Agency and Lovability: The Roots of Suffering and Recovery

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By Harvey Hyman, M.S.

As a therapist treating adult clients with depression, anxiety, or addiction, I have concluded that all three conditions stem from developmental trauma known as “adverse childhood events” (popularly called ACEs) (Felitti, 1998). Examples of ACES are a chaotic home environment marked by sudden angry arguments, domestic violence, parental substance abuse, parental incarceration or parental separation/divorce; physical, sexual or emotional abuse; or failure to meet the child’s need for validation, loving emotional connection, emotional holding and affectionate physical touch.

Adverse Childhood Events (ACEs)

ACEs are highly traumatic to children. They impair the structural and functional development of the child’s brain while blunting her ability to sense what happens in her body or to experience and express her emotions (Perry, 2006). They also cause the developing child to create powerful negative self-beliefs as a way of explaining why her parents treat her so terribly. A child is 100% dependent on her parents and is not capable of forming or living with the belief that they are cruel, incompetent, or uncaring, so she blames herself for being abused or ignored. She concludes that there is something wrong or defective about her and that she alone is the cause of the ACES inflicted upon her when such is certainly not true (Miller, 2007).

Negative self-beliefs are a form of self-blame for the pain of not being loved well. They operate over the lifespan like a software program buried invisibly in the unconscious mind. An adult who harbors unconscious negative self-beliefs has a tendency to keep finding evidence to confirm them. While adults without a traumatic childhood can shake off and bounce back from their missteps, mistakes, rejections, and failures, the same is not true for children who were traumatized. The more ACEs in childhood the more suffering in adulthood (Felitti, 1998).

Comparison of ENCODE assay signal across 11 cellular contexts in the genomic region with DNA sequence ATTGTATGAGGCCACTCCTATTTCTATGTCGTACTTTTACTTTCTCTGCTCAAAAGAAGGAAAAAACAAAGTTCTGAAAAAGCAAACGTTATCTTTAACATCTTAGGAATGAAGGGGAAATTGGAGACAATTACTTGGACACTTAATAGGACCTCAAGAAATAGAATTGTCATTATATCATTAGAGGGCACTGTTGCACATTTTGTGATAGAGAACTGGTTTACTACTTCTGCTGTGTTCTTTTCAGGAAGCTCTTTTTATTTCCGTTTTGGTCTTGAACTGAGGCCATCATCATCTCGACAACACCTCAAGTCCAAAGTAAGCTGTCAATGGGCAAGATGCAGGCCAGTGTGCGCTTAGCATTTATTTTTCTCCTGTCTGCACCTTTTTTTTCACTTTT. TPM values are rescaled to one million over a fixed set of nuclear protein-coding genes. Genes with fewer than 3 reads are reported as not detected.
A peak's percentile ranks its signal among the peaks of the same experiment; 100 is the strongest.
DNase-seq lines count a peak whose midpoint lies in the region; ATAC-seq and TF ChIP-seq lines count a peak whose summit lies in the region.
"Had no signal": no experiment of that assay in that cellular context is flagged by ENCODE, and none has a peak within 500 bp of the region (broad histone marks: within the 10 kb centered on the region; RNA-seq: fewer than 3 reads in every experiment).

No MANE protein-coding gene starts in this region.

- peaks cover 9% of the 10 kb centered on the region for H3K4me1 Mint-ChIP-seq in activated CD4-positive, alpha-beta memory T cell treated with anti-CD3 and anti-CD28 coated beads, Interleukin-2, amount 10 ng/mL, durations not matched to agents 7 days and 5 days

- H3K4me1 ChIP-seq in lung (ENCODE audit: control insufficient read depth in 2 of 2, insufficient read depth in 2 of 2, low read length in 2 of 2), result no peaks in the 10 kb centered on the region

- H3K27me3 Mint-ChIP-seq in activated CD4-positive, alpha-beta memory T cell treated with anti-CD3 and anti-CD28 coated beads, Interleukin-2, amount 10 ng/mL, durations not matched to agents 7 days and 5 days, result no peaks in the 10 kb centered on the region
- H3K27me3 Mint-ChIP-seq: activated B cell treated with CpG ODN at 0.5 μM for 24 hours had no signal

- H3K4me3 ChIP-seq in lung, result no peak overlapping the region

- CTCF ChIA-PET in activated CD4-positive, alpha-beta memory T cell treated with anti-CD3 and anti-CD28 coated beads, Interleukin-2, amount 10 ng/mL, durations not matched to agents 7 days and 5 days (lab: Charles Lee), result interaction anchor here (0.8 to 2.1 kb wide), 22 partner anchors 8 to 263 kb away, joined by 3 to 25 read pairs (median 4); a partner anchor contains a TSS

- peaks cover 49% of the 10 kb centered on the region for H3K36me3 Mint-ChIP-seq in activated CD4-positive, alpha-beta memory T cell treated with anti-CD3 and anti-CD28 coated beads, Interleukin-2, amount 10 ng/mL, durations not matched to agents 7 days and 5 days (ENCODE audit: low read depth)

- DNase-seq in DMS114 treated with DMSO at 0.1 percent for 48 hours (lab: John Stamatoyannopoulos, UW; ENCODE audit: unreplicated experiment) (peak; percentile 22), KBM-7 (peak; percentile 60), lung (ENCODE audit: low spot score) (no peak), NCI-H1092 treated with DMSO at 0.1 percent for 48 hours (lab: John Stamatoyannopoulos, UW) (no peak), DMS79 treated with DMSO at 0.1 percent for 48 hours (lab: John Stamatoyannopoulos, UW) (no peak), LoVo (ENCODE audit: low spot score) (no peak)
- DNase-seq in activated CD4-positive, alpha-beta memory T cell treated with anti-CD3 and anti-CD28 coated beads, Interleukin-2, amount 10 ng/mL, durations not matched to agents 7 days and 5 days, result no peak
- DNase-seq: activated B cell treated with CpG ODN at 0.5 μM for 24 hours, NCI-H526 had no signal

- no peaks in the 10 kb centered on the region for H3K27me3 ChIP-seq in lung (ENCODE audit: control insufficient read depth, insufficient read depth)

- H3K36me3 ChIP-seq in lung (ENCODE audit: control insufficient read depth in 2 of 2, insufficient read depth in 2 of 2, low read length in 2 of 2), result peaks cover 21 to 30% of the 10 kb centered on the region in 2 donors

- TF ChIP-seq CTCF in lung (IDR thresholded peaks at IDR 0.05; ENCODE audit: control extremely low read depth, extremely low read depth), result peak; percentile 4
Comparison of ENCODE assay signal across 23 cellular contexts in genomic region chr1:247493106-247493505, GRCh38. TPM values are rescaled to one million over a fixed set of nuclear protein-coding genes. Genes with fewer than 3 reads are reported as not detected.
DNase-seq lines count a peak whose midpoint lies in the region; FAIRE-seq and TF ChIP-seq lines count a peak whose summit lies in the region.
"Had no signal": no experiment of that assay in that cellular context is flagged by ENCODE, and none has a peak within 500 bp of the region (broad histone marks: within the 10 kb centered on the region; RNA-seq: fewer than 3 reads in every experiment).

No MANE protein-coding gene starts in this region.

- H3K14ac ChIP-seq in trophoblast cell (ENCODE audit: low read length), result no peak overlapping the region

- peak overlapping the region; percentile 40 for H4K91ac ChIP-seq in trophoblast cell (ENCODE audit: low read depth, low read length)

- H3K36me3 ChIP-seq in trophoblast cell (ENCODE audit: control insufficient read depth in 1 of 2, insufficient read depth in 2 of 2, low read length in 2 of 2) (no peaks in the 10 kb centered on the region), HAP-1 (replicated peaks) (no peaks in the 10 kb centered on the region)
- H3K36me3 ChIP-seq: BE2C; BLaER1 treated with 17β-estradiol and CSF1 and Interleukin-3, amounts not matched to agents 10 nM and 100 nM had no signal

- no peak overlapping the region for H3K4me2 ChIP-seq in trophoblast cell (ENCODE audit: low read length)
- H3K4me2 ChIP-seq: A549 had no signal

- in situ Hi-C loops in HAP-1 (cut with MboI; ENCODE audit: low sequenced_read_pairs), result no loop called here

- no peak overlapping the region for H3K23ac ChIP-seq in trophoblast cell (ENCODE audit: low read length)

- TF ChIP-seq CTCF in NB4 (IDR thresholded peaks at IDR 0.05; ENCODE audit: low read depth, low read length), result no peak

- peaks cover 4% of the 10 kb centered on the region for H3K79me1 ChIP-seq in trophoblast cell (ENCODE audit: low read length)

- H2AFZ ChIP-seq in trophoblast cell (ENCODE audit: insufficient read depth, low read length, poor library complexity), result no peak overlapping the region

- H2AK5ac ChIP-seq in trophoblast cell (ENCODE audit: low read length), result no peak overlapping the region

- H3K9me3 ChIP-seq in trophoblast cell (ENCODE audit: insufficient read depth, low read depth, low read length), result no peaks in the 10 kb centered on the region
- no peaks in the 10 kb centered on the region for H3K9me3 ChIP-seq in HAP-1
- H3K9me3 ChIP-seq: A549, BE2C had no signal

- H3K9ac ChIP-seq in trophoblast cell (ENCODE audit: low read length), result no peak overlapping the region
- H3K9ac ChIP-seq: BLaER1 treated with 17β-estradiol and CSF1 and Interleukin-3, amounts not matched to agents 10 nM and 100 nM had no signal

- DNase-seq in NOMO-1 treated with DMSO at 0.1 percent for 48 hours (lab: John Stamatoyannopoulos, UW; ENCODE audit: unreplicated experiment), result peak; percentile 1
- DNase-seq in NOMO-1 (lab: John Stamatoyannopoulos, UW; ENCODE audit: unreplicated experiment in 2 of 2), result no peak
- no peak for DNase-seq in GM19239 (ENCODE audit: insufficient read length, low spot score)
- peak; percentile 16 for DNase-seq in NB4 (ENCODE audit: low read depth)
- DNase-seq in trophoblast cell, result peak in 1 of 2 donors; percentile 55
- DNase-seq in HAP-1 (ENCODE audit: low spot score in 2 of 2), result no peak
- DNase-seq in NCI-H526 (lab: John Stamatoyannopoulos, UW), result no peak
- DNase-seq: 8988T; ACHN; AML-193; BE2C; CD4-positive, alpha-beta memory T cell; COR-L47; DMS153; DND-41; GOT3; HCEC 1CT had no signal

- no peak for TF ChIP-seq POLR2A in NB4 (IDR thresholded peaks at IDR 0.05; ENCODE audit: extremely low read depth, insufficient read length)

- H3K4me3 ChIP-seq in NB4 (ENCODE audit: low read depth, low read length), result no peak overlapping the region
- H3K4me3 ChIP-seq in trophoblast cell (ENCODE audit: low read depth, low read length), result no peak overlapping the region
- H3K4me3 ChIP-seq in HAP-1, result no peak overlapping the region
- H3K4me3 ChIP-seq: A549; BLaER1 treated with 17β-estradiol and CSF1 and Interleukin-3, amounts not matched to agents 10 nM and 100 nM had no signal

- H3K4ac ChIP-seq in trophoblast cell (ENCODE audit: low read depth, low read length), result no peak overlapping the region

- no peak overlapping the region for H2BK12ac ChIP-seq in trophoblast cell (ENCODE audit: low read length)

The list of negative self-beliefs a child can develop is a rather long, sad list and includes such beliefs as: “I don’t deserve to exist;” “I don’t make mistakes, I am a mistake;” “I am invisible;” and “nobody will ever love me.” In my experience, the two most common beliefs relate to a lack of agency and lack of lovability. Let’s take a look at each one.

Agency

What does agency refer to, and why is it important? Agency is an essential component of personhood. An agent is capable of acting on her own to protect and care for herself and others, and to bring about changes in herself and her environment. An agent adopts a moral code from her life experiences and comes to know what is good or bad for her. She is able to trust her own judgment.

A child who is over-protected, ignored and unsupported, or invalidated by relentless criticism, grows up without a sense of agency. The over-protected child has no opportunities to test, develop, and see proof of her own abilities. The child who suffers from parental indifference and lack of support, grows up feeling invisible and powerless. This perception is strengthened by the fact that she must rely completely upon her own resources while competing with other children at school and extra-curricular activities. She feels alone and is filled with self-doubt. The child who is criticized over and over by her parents, may see herself as unable to get anything right or achieve anything worthwhile. Adults who lack a sense of agency are prone to fear, anxiety, and shame. When they do succeed on the surface, they suffer from imposter syndrome.